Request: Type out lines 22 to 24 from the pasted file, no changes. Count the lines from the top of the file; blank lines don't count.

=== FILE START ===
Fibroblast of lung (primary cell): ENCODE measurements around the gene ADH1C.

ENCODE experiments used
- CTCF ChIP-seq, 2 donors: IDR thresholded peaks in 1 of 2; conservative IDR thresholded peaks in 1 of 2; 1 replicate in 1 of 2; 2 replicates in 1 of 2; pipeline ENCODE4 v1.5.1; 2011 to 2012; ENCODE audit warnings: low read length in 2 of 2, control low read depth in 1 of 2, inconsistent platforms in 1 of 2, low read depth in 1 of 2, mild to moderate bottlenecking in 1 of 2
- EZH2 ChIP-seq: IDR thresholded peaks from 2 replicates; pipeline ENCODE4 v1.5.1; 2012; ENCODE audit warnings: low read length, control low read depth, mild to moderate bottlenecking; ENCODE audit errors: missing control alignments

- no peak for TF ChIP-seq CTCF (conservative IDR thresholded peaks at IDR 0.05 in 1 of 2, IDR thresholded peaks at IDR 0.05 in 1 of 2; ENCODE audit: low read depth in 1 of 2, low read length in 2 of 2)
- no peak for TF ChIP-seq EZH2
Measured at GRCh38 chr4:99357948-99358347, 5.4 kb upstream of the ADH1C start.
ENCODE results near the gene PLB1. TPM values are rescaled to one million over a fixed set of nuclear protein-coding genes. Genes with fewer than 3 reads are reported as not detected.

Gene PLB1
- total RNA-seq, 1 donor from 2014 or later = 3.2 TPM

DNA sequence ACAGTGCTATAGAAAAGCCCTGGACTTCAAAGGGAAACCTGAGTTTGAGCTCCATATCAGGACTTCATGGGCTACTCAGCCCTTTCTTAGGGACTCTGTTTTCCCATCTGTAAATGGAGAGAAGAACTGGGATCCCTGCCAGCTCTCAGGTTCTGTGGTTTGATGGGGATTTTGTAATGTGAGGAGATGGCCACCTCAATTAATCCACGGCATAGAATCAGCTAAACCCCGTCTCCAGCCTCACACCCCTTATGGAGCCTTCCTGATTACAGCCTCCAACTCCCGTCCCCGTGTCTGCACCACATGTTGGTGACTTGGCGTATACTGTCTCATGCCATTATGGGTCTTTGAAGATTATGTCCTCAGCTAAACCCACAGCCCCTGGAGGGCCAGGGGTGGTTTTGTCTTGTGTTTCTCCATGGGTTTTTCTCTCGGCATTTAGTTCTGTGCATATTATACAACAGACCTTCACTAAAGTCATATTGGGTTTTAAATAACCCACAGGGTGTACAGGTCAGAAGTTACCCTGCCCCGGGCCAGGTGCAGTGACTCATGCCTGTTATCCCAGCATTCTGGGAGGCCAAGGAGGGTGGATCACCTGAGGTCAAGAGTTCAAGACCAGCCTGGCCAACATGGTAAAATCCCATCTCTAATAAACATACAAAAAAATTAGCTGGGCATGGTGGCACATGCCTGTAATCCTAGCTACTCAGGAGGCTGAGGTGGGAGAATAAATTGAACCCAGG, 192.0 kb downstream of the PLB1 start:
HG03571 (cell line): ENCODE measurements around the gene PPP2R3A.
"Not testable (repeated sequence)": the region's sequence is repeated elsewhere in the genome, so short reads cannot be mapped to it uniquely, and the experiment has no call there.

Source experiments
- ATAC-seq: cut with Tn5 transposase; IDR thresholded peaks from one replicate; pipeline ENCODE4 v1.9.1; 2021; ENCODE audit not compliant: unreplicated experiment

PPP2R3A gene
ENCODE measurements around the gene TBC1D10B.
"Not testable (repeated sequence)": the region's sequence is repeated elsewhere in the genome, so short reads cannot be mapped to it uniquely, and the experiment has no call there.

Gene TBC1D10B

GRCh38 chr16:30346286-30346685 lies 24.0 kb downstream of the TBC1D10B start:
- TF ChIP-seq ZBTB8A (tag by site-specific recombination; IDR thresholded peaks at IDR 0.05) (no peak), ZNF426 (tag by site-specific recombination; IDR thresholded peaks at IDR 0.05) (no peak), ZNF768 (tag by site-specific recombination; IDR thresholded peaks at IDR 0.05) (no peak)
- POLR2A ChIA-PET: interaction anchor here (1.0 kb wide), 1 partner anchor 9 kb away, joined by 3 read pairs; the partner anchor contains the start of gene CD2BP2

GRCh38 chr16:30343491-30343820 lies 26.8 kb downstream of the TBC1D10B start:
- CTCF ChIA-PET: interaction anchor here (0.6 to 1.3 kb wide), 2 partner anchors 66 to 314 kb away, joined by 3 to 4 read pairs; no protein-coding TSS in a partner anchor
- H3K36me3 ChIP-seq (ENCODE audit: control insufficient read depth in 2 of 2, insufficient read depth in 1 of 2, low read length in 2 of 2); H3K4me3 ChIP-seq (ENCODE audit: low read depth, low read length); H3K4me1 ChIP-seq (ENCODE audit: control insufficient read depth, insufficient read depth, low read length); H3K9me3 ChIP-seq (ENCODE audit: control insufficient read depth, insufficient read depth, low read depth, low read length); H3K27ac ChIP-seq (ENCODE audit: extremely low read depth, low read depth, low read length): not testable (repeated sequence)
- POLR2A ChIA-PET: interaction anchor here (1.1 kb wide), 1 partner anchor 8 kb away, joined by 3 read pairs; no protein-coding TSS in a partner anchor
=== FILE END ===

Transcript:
- POLR2A ChIA-PET: interaction anchor here (1.0 kb wide), 1 partner anchor 9 kb away, joined by 3 read pairs; the partner anchor contains the start of gene CD2BP2

GRCh38 chr16:30343491-30343820 lies 26.8 kb downstream of the TBC1D10B start:
- CTCF ChIA-PET: interaction anchor here (0.6 to 1.3 kb wide), 2 partner anchors 66 to 314 kb away, joined by 3 to 4 read pairs; no protein-coding TSS in a partner anchor